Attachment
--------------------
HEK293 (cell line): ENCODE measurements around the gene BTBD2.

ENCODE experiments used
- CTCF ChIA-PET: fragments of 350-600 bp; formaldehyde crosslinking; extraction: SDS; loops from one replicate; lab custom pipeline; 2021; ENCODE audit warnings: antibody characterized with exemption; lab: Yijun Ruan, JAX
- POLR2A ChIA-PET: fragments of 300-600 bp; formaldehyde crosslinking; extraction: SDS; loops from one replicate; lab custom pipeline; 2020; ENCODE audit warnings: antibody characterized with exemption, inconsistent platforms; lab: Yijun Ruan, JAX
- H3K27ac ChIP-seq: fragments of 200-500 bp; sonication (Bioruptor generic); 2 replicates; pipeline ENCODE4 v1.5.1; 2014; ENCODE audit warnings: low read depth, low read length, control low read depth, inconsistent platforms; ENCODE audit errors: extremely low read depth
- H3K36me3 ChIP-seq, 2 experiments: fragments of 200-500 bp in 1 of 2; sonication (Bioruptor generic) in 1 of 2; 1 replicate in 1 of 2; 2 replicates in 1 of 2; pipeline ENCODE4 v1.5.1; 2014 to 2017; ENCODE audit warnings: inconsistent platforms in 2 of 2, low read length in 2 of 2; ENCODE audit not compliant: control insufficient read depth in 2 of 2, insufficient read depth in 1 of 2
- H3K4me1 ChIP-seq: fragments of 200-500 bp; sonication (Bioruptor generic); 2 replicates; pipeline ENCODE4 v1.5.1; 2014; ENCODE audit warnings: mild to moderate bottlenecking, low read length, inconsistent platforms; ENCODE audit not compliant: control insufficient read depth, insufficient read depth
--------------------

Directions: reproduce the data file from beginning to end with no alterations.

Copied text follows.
HEK293 (cell line): ENCODE measurements around the gene BTBD2.

ENCODE experiments used
- CTCF ChIA-PET: fragments of 350-600 bp; formaldehyde crosslinking; extraction: SDS; loops from one replicate; lab custom pipeline; 2021; ENCODE audit warnings: antibody characterized with exemption; lab: Yijun Ruan, JAX
- POLR2A ChIA-PET: fragments of 300-600 bp; formaldehyde crosslinking; extraction: SDS; loops from one replicate; lab custom pipeline; 2020; ENCODE audit warnings: antibody characterized with exemption, inconsistent platforms; lab: Yijun Ruan, JAX
- H3K27ac ChIP-seq: fragments of 200-500 bp; sonication (Bioruptor generic); 2 replicates; pipeline ENCODE4 v1.5.1; 2014; ENCODE audit warnings: low read depth, low read length, control low read depth, inconsistent platforms; ENCODE audit errors: extremely low read depth
- H3K36me3 ChIP-seq, 2 experiments: fragments of 200-500 bp in 1 of 2; sonication (Bioruptor generic) in 1 of 2; 1 replicate in 1 of 2; 2 replicates in 1 of 2; pipeline ENCODE4 v1.5.1; 2014 to 2017; ENCODE audit warnings: inconsistent platforms in 2 of 2, low read length in 2 of 2; ENCODE audit not compliant: control insufficient read depth in 2 of 2, insufficient read depth in 1 of 2
- H3K4me1 ChIP-seq: fragments of 200-500 bp; sonication (Bioruptor generic); 2 replicates; pipeline ENCODE4 v1.5.1; 2014; ENCODE audit warnings: mild to moderate bottlenecking, low read length, inconsistent platforms; ENCODE audit not compliant: control insufficient read depth, insufficient read depth